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The New York Times profiled a Clash of Clans fan named George Yao who spent six months as a top-ranked player and played the game on five iPads — at the same time.

This game is so big that if you dominate it like Yao did, you can become a worldwide celebrity. Clearly, we are in the age of the decades-long evolution of the game business where playing a game can make you famous. This story gives you a wonderful slice of the gaming life.

The story tells you what it takes to stay at the top of this social strategy game, which is the big reasons that in October, SoftBank invested $1.5 billion for a 51 percent ownership in Supercell, the Helsinki-based game studio whose only other game is Hay Day. Clash of Cans is bringing in millions of dollars a day to Supercell, which we visited a few weeks ago.

Clash of Clans combines both real-time and offline multiplayer play where you build your own medieval village, join with clans of others, and then pillage villages of rival gamers with your own barbarian hordes and wizards. The game has more than 40,000 active clans and has been one of the top-grossing games on iOS for more than a year. I’ve been playing it regularly, outside of a clan, for months.


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In Clash of Clans, you can spend up to $100 at a time to buy gems for speeding up the building of defenses or the training of troops. Or you can play for 48 hours straight on a weekend, like Yao did, who goes by Jorge Yao in the game.

The 25-year-old Yao was the first player to break the 4,000-trophy mark, and he held the No. 1 rank in the world for the game for six months starting last January. That notoriety earned him 400,000 views in an audio interview series he did with a blogger named Flammy. It also got him more than 79,000 Twitter followers and 30,000 “likes” on Facebook.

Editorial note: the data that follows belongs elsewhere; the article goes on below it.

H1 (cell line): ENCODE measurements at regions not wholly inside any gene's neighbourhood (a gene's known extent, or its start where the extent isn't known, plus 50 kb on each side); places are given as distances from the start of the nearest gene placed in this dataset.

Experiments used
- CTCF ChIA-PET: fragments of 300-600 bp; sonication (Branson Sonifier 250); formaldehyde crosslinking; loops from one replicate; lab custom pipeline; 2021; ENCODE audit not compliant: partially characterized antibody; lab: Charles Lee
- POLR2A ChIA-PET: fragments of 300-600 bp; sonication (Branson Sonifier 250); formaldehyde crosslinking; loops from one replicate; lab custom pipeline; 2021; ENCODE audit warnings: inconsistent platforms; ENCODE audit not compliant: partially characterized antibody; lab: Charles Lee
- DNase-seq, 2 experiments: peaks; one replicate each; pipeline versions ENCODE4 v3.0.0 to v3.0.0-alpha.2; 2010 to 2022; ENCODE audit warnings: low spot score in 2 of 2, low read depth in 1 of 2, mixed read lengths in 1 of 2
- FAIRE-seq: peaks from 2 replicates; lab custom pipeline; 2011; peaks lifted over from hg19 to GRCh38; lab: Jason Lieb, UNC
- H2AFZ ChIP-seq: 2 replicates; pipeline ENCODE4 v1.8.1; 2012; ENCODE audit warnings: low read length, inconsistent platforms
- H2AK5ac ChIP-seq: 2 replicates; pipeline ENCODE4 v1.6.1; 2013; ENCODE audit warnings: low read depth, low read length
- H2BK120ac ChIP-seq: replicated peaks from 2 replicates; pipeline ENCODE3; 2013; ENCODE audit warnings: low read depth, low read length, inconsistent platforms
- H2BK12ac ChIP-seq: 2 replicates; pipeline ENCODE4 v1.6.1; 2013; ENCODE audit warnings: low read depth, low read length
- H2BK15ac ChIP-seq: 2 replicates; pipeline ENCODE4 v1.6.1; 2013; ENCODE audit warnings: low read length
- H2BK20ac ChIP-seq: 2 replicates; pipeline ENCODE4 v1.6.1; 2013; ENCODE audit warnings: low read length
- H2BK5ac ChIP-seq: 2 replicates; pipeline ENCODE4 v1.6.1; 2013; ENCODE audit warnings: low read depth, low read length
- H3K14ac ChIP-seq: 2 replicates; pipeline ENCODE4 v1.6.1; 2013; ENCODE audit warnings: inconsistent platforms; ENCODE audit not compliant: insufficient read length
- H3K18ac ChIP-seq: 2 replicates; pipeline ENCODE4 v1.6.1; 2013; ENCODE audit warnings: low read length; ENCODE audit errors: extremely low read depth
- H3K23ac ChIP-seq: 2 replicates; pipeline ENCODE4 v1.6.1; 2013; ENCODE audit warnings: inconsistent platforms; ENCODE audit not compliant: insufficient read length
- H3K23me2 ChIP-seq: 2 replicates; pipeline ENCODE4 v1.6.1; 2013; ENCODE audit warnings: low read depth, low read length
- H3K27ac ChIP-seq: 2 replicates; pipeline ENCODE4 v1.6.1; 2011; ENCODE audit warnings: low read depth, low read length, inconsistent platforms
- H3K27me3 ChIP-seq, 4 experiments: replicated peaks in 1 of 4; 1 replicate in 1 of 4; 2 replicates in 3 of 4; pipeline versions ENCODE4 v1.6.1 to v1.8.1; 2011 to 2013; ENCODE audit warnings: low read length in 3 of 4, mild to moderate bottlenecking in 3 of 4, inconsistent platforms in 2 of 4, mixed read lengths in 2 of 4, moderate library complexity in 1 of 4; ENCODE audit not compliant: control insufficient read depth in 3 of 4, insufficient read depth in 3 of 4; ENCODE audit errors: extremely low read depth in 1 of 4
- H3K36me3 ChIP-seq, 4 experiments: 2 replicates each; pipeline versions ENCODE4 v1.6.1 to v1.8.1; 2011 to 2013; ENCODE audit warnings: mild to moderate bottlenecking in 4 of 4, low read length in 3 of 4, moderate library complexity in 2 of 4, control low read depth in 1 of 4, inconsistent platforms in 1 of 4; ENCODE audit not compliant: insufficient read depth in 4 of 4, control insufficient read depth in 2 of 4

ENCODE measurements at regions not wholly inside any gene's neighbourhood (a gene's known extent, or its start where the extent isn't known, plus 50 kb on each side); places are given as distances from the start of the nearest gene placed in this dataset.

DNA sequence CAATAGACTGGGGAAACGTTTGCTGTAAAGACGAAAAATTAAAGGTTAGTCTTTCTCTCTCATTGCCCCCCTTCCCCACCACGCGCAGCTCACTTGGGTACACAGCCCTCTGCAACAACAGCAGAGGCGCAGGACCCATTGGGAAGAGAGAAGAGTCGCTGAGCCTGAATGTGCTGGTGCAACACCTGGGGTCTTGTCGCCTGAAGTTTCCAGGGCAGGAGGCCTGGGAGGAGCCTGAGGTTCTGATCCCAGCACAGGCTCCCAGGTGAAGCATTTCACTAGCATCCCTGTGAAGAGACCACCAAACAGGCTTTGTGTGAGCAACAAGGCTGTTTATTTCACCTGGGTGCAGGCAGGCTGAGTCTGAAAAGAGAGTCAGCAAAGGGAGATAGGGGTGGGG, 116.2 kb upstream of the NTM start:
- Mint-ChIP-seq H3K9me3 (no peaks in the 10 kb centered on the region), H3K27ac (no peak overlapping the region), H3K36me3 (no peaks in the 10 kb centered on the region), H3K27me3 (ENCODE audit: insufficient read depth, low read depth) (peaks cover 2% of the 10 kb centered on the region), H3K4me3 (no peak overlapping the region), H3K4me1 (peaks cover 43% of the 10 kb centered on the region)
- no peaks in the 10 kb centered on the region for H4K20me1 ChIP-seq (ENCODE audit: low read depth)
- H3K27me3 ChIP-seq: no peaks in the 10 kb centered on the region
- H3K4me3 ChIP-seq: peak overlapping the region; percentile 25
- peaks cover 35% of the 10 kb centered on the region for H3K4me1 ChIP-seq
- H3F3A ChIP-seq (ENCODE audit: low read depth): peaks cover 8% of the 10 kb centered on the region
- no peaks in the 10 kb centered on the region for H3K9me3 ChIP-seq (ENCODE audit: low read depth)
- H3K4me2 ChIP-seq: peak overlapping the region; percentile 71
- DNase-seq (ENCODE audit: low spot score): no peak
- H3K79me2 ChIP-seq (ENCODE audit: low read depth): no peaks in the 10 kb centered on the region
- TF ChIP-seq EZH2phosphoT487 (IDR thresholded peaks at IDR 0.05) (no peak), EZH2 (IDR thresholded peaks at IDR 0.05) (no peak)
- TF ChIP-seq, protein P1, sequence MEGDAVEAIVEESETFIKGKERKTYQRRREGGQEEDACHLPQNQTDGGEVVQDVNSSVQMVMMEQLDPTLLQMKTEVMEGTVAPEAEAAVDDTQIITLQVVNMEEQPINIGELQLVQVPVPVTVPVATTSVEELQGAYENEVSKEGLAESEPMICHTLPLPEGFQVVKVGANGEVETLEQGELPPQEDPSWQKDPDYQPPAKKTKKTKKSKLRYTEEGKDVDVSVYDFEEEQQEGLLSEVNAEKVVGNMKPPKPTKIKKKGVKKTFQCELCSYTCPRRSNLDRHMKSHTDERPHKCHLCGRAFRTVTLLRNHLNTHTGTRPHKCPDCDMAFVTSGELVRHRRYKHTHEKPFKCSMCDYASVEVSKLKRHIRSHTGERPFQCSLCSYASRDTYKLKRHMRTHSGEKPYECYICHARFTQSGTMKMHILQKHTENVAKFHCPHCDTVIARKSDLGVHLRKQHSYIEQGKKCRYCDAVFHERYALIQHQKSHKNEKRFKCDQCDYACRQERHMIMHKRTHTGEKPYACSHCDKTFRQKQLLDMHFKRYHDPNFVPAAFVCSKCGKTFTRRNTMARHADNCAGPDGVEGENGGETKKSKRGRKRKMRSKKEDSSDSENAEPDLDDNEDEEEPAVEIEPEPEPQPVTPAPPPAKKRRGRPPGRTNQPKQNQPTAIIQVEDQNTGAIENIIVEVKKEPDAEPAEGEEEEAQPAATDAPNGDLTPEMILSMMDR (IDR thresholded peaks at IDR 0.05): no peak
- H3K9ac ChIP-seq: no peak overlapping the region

But Yao announced in May that he would retire. He wanted to go out on top. He met with the New York Times writer near San Francisco airport and professed “I hate my job” at Provident, a financial services company where he is a compliance analyst on new information technology projects.

Yao was new to the San Francisco area, having migrated from Philadelphia. He tried going out after work to meet people in bars, but that didn’t yield him a great social life. So he was ripe for Clash of Clans when he started playing it in the middle of 2012. He was maniacally focused on winning trophies in the game. If he made a mistake in an attack on a rival village, he would make up for it by playing the game 48 hours straight in a weekend. “Fueled by self-loathing and Red Bull,” the story said.

He said the keys to the game are patience and focus. To stay on top, he spent money — at least $250 a week. He was running out of money. A clanmate took pity on him and subsidized his gems. And in return, Yao kept his clanmate’s account active while he was traveling. On weekends, to protect himself from attack, Yao would order in meals and trigger a shield that gave him a temporary respite from attacks. That took the fun out of the game. Yao lost 20 pounds.

He took a vacation to Las Vegas and finally decided to withdraw from the game. He recently started promoting a game called Samurai Siege, a similar title to Clash of Clans, made by London-based Space Ape. He now works as a marketer for Space Ape and relocated to London.

Clearly, Yao is a blessing and a curse for Supercell. On the one hand, getting publicity in the New York Times and having such a dedicated fan is great. But the signs of addiction are clear, and many gamers who read about Yao will see him as a cautionary tale, one to avoid in their own gaming habits.

And that wouldn’t be good for Clash of Clans or Supercell.

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